16. 4 out of 5

    Bradley Morgan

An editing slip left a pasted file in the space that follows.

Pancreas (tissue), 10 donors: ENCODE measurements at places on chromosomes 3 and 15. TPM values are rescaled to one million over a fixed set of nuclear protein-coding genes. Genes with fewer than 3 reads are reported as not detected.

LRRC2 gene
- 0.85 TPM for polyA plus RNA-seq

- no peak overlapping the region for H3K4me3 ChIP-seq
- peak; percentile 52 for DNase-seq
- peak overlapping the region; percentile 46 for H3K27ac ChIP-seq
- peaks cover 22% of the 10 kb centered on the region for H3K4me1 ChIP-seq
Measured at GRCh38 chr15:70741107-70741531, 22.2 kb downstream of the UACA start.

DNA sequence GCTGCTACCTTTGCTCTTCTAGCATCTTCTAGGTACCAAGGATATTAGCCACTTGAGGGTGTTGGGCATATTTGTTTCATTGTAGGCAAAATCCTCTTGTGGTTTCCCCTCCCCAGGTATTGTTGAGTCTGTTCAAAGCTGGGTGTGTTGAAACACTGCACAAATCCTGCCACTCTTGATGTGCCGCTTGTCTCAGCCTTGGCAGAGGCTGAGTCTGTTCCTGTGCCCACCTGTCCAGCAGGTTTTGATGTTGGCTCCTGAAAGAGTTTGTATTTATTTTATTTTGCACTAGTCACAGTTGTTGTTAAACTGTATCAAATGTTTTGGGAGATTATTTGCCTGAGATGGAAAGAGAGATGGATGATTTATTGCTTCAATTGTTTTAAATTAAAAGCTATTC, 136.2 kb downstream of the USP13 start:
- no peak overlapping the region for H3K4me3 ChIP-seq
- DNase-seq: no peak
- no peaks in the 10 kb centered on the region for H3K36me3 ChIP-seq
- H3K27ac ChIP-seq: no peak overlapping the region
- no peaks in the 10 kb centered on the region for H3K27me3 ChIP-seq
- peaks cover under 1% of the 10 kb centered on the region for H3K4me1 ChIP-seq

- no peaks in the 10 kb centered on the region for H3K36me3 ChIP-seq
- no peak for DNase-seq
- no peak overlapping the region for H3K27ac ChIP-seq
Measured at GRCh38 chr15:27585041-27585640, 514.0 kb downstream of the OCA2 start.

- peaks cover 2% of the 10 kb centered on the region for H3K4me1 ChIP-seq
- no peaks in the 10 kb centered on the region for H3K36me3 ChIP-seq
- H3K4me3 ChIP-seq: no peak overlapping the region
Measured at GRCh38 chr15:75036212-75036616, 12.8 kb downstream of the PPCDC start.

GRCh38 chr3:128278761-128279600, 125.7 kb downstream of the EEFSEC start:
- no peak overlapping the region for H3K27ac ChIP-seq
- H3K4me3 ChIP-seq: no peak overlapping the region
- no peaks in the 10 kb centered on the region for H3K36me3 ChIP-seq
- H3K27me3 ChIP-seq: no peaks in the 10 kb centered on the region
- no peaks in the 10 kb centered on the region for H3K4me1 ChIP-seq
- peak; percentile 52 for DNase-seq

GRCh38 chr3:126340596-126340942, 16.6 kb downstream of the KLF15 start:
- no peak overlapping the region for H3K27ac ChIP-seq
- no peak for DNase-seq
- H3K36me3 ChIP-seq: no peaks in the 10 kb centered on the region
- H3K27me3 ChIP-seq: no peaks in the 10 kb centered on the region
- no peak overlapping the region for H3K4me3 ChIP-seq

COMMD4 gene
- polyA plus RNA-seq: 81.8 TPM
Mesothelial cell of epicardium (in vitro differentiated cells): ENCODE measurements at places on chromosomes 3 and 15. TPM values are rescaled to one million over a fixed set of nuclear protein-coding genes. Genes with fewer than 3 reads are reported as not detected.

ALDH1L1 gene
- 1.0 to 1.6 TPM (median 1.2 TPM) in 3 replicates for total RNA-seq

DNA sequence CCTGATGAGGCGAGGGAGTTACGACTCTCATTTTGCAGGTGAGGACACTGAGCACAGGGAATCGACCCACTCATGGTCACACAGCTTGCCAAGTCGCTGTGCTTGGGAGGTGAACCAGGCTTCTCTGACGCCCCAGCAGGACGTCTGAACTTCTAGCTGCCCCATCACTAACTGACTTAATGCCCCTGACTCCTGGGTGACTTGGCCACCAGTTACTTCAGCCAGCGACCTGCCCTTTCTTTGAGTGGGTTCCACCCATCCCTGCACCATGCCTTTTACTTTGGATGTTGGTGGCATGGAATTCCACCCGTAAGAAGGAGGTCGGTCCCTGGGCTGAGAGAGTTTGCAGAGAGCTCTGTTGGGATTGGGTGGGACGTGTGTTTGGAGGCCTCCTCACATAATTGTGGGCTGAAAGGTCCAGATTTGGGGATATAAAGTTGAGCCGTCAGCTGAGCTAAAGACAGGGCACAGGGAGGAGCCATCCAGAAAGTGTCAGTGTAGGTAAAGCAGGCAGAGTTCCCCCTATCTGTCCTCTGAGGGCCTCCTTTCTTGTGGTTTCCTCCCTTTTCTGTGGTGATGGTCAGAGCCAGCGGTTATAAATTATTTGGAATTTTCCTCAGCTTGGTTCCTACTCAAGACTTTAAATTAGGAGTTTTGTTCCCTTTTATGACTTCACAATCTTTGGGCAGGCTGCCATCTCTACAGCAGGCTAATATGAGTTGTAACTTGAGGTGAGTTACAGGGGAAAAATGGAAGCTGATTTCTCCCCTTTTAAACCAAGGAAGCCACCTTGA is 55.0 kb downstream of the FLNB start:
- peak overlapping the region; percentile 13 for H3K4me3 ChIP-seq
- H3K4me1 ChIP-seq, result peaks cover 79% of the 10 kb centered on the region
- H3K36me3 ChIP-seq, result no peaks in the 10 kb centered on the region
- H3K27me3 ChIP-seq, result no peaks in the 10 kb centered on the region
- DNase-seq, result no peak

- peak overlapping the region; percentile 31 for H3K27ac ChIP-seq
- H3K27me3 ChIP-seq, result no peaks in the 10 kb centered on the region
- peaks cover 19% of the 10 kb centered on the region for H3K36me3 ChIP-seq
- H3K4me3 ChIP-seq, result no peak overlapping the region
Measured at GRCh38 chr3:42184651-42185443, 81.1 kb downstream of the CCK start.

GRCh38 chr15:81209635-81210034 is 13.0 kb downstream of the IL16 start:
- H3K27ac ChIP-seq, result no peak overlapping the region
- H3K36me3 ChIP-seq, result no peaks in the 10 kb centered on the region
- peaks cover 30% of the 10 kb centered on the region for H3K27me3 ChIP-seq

Frankel, a Pulitzer Prize-winning journalist, dives deep into the political, cultural, and social zeitgeist of the 1950s and 60s that led to the production and release of the X-rated classic from 1969 that signaled a dramatic shift in American popular culture. Not just an in-depth look into the making of the film, chronicling the New York misadventures of Joe Buck as the product of a generation raised by images of an illusory America and his begrudging friendship with the seedy Ratso Rizzo borne Frankel, a Pulitzer Prize-winning journalist, dives deep into the political, cultural, and social zeitgeist of the 1950s and 60s that led to the production and release of the X-rated classic from 1969 that signaled a dramatic shift in American popular culture. Not just an in-depth look into the making of the film, chronicling the New York misadventures of Joe Buck as the product of a generation raised by images of an illusory America and his begrudging friendship with the seedy Ratso Rizzo borne out of a survivalist necessity, Frankel also applies a journalistic scrutiny in his analysis of shifts within the classic Hollywood studio system, public perception and acceptance of homosexuals in the performing arts, the economic decline of New York, and the film’s lurid literary source material; the film being dangerous and pioneering at a tumultuous time when the old ways were dying as a new cultural dawn was on the horizon. Frankel’s research and contextualization of the attitudes and mores preceding the release of “Midnight Cowboy” is a methodical study on the effects and impact of sexual liberation with “Midnight Cowboy” breaking through barriers once thought impossible to overcome. More than just a behind-the-scenes look at the making of an important film, Frankel’s book is an essential cultural study of a time when even the most liberal of institutions, the arts, were still antagonistic against free sexual expression.